IN a major announcement last Friday, that went largely unnoticed by many members of the public, the National Transport Authority (NTA) unveiled its plan to increase, by approximately 25%, its rural bus services, as part of its five-year ‘Connecting Ireland’ plan.
The Connecting Ireland plan, we were told, is a major national public transport initiative developed by the NTA, with the aim of increasing public transport connectivity, particularly for people living outside major cities and towns.
It also links in nicely with the government’s plans for the enhancement of rural development, its Project Ireland 2040 project and, of course, its bid to reduce carbon emissions under the Climate Action Plan.
Under ‘Connecting Ireland’ the government is aiming to ensure that 70% of people in rural Ireland will have access to a public transport service that provides at least three return trips daily to the nearby town.
They say that 53% of people already enjoy those bus links – which seems quite an impressive figure in itself, especially given the government’s other claim that over 100 rural villages will – for the first time ever – benefit from a three-times-daily frequent public transport service.
Launching the plan, Minister for Transport Eamon Ryan said that strong local economies need good public transport links and he has been at pains to say, repeatedly, that when the Irish public are given real public transport options, they flock to them.
Cynics may be quick to point out the expensive Clare to Galway rail line which took some time to garner public support after its reopening in 2010, and was often left with just a handful of passengers in its early days.
But what is even more useful to remember is that the very same train line was closed due to flooding for over three months in 2014 and for five months in 2015.
And therein lies the tale.
A lot of these services planned for West Cork will leave coaches negotiating the narrow rural roads of West Cork, linking coastal villages like Kilcrohane, Castletownshend, and Goleen.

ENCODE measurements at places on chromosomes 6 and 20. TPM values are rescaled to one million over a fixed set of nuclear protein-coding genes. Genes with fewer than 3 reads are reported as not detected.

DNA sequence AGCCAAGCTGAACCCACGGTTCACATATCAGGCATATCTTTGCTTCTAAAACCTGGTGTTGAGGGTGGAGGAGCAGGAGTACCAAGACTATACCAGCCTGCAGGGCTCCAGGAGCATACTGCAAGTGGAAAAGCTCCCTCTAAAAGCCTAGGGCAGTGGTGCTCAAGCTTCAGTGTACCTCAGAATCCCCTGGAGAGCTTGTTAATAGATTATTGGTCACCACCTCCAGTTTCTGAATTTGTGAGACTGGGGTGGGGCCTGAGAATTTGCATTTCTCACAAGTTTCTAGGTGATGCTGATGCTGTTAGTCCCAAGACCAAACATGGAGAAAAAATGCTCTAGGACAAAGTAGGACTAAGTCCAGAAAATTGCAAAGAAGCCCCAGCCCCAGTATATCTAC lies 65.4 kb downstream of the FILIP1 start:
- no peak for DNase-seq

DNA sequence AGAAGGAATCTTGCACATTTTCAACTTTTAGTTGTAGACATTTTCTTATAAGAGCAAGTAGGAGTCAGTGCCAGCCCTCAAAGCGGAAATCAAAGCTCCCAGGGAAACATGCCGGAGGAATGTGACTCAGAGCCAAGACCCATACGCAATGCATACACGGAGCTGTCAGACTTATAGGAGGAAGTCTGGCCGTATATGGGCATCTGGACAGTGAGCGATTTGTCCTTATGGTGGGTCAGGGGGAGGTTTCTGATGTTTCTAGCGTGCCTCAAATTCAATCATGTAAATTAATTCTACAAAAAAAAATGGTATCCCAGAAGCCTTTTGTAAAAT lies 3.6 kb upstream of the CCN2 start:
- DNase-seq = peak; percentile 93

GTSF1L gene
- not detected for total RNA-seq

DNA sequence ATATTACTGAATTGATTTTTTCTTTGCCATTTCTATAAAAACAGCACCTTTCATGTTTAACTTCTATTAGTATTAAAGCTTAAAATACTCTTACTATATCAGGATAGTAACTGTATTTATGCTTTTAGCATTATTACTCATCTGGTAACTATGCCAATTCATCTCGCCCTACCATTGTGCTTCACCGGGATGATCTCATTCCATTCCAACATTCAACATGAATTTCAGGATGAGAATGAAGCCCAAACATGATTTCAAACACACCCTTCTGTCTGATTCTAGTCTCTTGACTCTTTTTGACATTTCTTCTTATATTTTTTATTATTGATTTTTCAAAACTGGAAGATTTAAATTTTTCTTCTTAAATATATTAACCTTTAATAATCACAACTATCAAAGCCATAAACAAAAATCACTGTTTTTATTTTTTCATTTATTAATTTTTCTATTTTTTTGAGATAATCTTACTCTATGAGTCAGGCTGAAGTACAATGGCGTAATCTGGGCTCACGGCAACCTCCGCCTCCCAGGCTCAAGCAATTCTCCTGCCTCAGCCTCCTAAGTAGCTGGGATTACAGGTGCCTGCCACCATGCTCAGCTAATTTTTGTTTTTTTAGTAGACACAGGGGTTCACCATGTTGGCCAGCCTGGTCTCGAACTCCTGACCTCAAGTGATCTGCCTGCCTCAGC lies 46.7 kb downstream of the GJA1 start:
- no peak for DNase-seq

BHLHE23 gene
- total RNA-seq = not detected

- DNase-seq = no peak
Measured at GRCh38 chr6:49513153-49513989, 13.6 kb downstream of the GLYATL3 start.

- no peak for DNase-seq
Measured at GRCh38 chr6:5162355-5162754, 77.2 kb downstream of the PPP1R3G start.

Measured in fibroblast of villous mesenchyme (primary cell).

And these ambitious bus transport plans are being launched at a time when we are experiencing a rapidly changing climate which will see more violent storms, rising ocean levels and more devastating flooding coming our way, here in West Cork.
In May of this year a Cork County Council-commissioned report revealed that it would take 52 years to strengthen the county’s entire road network, despite an Engineers’ Ireland recommendation that each road should be done once every 20 years.
The National Roads Management Office estimated the cumulative cost of bringing the county’s roads up to standard was a whopping €750m.
The report also pointed out that West Cork is the largest municipal district in the country and has the fifth longest road network.
Describing the report at the time as ‘explosive’ Goleen TD Michael Collins said it was clear that Cork County Council was at a disadvantage in terms of sourcing funding from central government.
So, one would wonder, if last week’s big announcement of more buses, more routes, and more frequent trips, was a case of putting the cart before the horse-power.
It would seem like something of a false economy to be bringing a greater level of heavy duty traffic onto these roads – many of which are already closed for several days each year due to flooding – without first investing in the roads network.
That infamous Ennis to Galway rail track wasn’t just closed in 2014 and 2015 – in March of 2020, despite ‘delegations’ by locals to politicians in the intervening years, the track was closed again in several locations, for several days, due to flooding.
The government plans to have its new bus services to rural locations up and running by 2025. Let’s hope Cork County Council has a complementary five-year plan to upgrade the roads most vulnerable to flooding, so that the public does not become disillusioned with the plan before it even gets off the ground.